Sunday, July 27, 2014

Ruger MKII - After All These Years - Still A Pain In The Arse

I've had a Ruger MKII for many years now. Not sure how long, I'd guess since the mid eighties; no not the 1880s but sometimes it seems like it's been that long. It's a really fun gun to shoot. My version is a MKII with 5 1/2 inch blued steel target barrel, alloy frame and adjustable sights. I've had a lot of fun with it and my son Brendan has gotten to shoot it a few times in free states outside of the communist republiKa of NY. The thing is, as many of you know, the Ruger MKII can be a pain in the arse to disassemble and reassemble for cleaning and maintenance.

Now, I have been taking care of mine for many years but I probably only take it apart for cleaning about 4 to 6 times per year. You would think that in the past (I'm getting up to find the receipt to see when I bought it) 30 years (yes I found the receipt) I would have gotten pretty adept at taking it down and reassembling it. But no, I have not been able to burn the takedown steps into my little gray cells in all that time and often need help remembering the required steps. The takedown is really pretty easy, just remembering the steps required is not. Anyway, a quick look in the manual or a quick look at my online Ruger MKII disassembly video and I can get it done in a Jiffy. If I don't have access to them, I can usually figure it out, just takes a bit longer. of course, if mine was a new Ruger MKII, it would be a pain in the arse regardless of having the manual or not because the housing latch would be nearly impossible to operate. Mine though is well broken in as far as that goes and the latch comes out pretty easily.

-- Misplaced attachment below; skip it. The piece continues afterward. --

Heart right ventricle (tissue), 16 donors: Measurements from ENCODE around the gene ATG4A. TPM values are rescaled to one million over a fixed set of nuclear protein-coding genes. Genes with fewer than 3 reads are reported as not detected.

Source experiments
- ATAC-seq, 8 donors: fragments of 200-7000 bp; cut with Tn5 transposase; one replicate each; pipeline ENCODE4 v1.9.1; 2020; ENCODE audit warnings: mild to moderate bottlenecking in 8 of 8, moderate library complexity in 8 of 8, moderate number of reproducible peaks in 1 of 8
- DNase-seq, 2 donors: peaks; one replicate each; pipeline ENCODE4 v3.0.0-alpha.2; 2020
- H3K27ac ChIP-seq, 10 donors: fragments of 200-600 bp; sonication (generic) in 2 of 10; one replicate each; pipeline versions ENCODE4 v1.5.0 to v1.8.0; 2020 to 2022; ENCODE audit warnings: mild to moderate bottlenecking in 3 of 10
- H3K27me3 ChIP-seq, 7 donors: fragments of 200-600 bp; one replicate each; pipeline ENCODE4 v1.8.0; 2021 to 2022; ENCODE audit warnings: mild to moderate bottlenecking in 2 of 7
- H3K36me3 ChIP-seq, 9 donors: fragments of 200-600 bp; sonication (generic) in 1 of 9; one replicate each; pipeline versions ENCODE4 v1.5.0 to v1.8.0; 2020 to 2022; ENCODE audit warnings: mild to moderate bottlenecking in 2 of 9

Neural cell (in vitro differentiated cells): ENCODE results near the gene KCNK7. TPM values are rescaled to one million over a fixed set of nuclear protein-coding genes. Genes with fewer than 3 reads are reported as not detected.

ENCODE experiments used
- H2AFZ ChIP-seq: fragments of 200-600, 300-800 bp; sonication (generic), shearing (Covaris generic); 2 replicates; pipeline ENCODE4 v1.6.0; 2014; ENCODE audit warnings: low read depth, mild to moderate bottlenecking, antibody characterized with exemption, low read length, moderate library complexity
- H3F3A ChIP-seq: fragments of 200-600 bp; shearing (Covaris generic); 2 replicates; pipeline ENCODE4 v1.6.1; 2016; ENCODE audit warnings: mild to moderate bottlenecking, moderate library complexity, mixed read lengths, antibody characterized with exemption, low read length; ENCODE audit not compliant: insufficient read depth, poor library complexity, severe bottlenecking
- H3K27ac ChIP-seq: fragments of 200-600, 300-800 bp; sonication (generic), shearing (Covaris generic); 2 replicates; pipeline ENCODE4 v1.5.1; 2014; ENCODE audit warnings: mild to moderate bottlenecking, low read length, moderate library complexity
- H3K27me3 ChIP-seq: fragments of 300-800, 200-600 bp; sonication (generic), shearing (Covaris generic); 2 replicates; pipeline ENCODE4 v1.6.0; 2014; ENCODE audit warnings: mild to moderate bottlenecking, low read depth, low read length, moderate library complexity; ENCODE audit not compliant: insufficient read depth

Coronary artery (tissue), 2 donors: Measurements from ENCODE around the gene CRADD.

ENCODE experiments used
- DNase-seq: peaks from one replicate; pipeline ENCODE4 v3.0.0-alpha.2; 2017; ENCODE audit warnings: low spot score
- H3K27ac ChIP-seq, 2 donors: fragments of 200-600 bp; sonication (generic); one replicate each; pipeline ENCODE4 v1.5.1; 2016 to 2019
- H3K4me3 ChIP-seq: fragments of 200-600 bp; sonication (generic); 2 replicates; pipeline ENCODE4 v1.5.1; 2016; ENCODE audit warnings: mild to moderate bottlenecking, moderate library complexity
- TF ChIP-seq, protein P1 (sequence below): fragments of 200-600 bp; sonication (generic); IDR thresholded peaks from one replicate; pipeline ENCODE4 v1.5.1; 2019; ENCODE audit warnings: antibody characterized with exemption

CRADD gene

Reassembly is another story. The reassembly steps are pretty easy to remember because it pretty much goes in reverse with just a couple of things that you need to remember as to parts placement to get it to go back together right. Still, even though I did both a disassembly video and a reassembly video on YouTube and I usually sit down to watch my own very informative step by step reassembly video when doing it, I can still have problems getting it back together. I just cleaned the darned thing and it took me at least 10 to 12 attempts to seat the bolt stop pin correctly so it did not pop right back out as soon as I started to seat the main spring housing. I paid particular attention to making sure the hammer and hammer strut were in the proper position each time - well at least each time but one. When I finally got the bolt stop to stay put, when I swung the main spring housing into the backstrap, the gun looked assembled correctly. Nope, not a chance - a quick test showed that it would not function because I did not pay attention to the hammer strut that one time and it was seated in the wrong position. So, I took it apart again, slapped it back together figuring it would not take yet once again and holy horse doody everything fell into place perfectly, truly easier than pie. This happens way too often; not everything just falling and snapping into place but the doing it over and over and over again before I get it right. That holds even when I follow my own advice in the Ruger MKII reassembly video that I made and that other folks have said was the trick to help them getting it done (even though it is very detailed and overly long at almost 13 minutes).